: he Kimball letter was considered , It Is only ;
uiown to themselves , as members 'iecn re
fused to answer questions. <
The grievance committed chairman sent td
Dhlcngo to confer with Chiefs Arthur nnd
Sargent hud not returned up to
lust night , nnd stories set afloat
that a meeting was called to henr from them
wore unauthorized. They.-aro not expected
jack for some days , so aBnn reiwrtcr learned
from n gentleman In authority.
Previous Mo the meeting a Bnr reporter
spoke with Union Pacific engineers.- They
md not seen the Kimball letter , and being
told Its Import , one replied :
"Well , the road can't compel us to stnj' on.
) ur engines. If wo feel inclined not to pull
Turlington cars wo can walk ant. and that's
what we'll do. The brotherhood is loyr.l , and
don't let it bo forgotten. " .
The only now feature in the Burlington
strike yesterday was that u f roight .train was
tent to the west last night , the lirst'ono olnco
.lie strike. ' It was a long one , und from the
Tact tbat It was capably manned gave cred
ence to a rumor that uu old engineer had re
turned to duty. This was promptly and
effectively denied. At the passenger depot ,
.ho old remarkj "nothing new , " was heard.
Train ! 1 to the west , -the Kansas .City , train
md the eastern trains were run out last
night nearly pn time.
The Situation In Chicago.
CHICAGO , March" 7. Chiefs Arthur and
Sargent were seen-at noon nnd . told of the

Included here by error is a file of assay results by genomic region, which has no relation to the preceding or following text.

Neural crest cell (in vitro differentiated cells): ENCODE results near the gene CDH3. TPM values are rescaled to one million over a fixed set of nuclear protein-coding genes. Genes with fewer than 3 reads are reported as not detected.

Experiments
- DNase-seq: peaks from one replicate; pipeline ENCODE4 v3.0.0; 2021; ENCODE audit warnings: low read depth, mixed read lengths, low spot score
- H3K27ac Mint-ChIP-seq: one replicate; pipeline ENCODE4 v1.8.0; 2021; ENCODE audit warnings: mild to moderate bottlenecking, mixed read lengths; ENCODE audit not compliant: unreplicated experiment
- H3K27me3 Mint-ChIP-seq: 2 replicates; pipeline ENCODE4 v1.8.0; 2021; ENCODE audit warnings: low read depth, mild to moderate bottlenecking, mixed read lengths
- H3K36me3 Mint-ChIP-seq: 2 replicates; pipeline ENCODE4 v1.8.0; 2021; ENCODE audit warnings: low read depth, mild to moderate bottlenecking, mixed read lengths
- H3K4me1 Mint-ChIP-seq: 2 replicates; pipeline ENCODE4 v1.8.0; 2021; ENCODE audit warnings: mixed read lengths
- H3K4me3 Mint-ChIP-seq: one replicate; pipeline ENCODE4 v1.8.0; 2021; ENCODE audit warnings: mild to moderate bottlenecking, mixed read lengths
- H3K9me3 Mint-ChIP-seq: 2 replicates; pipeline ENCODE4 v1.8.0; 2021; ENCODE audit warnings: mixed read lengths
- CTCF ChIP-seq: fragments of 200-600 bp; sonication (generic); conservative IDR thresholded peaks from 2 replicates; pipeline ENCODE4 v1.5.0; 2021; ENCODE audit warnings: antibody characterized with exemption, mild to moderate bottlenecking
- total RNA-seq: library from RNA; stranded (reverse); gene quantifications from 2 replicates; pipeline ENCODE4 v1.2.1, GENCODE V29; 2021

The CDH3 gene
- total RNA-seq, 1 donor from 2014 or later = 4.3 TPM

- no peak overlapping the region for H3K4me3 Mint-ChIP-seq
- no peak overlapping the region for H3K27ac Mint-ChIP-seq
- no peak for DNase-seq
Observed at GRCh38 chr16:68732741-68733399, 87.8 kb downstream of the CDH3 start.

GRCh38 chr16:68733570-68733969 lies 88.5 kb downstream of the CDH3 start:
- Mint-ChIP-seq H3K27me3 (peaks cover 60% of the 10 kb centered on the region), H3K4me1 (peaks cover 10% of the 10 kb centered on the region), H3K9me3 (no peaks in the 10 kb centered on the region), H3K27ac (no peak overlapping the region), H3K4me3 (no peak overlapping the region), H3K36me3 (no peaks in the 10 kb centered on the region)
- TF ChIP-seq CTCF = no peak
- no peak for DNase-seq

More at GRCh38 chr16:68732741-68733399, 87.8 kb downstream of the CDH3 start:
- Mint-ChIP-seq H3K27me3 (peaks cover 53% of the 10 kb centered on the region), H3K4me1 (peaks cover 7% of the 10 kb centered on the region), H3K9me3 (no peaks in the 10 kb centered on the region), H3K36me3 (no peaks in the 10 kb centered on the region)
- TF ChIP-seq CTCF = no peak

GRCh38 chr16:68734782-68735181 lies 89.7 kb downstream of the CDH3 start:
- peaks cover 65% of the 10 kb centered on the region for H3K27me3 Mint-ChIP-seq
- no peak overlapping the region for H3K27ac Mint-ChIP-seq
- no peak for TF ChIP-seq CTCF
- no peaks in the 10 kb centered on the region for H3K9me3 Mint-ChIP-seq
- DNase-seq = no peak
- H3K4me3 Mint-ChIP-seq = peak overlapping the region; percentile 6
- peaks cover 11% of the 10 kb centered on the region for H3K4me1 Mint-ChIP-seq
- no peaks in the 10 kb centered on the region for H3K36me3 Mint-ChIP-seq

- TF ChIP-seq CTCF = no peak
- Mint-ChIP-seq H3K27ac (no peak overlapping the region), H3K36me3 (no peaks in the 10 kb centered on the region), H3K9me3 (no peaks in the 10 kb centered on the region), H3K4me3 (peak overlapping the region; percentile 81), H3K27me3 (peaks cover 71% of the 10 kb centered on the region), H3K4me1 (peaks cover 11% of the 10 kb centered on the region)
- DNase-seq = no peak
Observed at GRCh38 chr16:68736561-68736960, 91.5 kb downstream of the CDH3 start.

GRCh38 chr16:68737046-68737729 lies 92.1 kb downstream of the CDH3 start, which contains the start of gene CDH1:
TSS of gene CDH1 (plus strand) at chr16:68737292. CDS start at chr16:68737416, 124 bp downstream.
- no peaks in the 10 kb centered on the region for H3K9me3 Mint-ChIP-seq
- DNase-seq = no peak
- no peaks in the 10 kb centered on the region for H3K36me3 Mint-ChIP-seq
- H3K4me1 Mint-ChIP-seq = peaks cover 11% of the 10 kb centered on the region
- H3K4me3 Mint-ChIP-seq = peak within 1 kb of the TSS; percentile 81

strike on the Burlington & 'Northern and
rumor of pno coming on the Milwaukee & St.
Paul. Both professed to know nothing what-
feverpftho matter. "I. have not had the
slightest intimation such a thing , " said
Arthur. "If the men on these roads are- '
striking , they nro acting on their own re
sponsibility. "
Chief Arthur stated unreservedly tq the
Associated Press representative about nbon
to-day that , to use Arthur's exact words ,
thor.e was "serious danger" that-the strike of
engineer , nnd firemen would now spread
wid.ely. "It is impossible to appease our men , "
tie said , "when tno3f know the railroad com
panies nil over the country ure'givihg aid to
the Burlington. Wo are continually In re
ceipt of telegrams .showing that the coinpn'n-
Ics are rendering this assistance and it is not
in my power'o'r the power of any other , man
to use restraint unless such things are
stopped. " Arthur showed thd following ns n
sample of the communications with which ho.
Is deluded : '
AUHOHA ; 111. , March 7. P. M. Arthur ,
Grand Chief , Chicago : E. Reynoldsenglni
cer , says ho was in the employ of tha New
York-Central nnd was forced to come hero
and- run or consider himself discharged. In
vestigate. ' T. A. BAUIIIUSON.
Another communication was picked up from
a pile by Arthur nnd handed over with
a request thatthrf identity-of the sender
should not bo disclosed. The message , was
from Jackson , Mich. , and said in part : "On
Saturday , March 8 , the following was sent
to all agents of the Michigan Ceutra.1 rqad :
'All engineers wishing to go to Chicago to
Work for the Chicago-Burlington & Qulncy ,
send free. ' " This message was sent ujulor
the character , "No.-iiai" which Is used by no
ono but tire general superintendent or acting
Koncral superintendent.
S"Nowsaid Chief Arthur , "xyhcn you
tow that men have information Jlko that
nnd moro is coming constantly , you can un
derstand the dancer that this strike wijl